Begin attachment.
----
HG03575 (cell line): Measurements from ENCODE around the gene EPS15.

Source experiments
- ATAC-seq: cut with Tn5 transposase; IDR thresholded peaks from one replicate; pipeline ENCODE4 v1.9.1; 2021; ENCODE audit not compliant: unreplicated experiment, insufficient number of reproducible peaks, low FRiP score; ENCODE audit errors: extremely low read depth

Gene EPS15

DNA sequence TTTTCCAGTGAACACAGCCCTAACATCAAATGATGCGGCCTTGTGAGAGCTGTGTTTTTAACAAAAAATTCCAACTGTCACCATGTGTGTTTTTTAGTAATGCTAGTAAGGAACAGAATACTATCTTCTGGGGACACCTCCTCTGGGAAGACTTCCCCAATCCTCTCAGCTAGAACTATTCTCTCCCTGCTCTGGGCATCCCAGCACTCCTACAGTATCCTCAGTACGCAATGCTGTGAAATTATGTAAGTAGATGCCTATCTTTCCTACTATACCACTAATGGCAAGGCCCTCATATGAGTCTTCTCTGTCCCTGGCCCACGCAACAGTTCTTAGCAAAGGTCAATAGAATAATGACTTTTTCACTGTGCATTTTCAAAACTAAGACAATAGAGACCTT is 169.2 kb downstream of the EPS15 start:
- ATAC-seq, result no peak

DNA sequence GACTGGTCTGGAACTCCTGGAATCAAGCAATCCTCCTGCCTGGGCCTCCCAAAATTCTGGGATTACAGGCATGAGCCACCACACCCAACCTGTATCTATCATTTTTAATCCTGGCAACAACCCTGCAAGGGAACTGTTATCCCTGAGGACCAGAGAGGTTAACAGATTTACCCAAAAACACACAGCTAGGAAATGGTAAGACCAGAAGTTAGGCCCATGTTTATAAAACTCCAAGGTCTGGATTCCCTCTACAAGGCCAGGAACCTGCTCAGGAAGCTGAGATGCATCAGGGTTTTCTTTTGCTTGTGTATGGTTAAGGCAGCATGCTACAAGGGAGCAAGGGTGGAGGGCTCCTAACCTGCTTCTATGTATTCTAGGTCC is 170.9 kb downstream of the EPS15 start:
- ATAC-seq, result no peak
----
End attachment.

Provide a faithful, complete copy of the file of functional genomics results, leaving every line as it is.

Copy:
HG03575 (cell line): Measurements from ENCODE around the gene EPS15.

Source experiments
- ATAC-seq: cut with Tn5 transposase; IDR thresholded peaks from one replicate; pipeline ENCODE4 v1.9.1; 2021; ENCODE audit not compliant: unreplicated experiment, insufficient number of reproducible peaks, low FRiP score; ENCODE audit errors: extremely low read depth

Gene EPS15

DNA sequence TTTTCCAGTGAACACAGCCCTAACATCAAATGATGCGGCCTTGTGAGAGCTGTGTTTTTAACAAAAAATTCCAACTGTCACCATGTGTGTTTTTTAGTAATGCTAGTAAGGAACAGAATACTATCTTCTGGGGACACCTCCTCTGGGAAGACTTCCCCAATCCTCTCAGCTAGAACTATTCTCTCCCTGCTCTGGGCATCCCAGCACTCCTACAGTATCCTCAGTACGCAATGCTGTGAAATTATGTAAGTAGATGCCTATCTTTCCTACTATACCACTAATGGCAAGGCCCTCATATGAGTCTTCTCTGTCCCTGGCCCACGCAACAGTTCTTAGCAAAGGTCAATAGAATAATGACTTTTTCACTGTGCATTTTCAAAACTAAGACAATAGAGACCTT is 169.2 kb downstream of the EPS15 start:
- ATAC-seq, result no peak

DNA sequence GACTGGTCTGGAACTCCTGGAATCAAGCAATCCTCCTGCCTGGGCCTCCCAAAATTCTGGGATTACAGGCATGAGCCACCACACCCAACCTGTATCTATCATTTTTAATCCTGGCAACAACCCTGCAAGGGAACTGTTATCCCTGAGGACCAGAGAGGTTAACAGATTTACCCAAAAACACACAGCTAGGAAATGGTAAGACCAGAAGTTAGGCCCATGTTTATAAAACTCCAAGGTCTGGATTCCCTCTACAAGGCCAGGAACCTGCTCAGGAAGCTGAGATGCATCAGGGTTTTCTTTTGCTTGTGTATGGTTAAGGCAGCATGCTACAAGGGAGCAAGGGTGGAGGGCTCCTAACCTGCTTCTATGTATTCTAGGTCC is 170.9 kb downstream of the EPS15 start:
- ATAC-seq, result no peak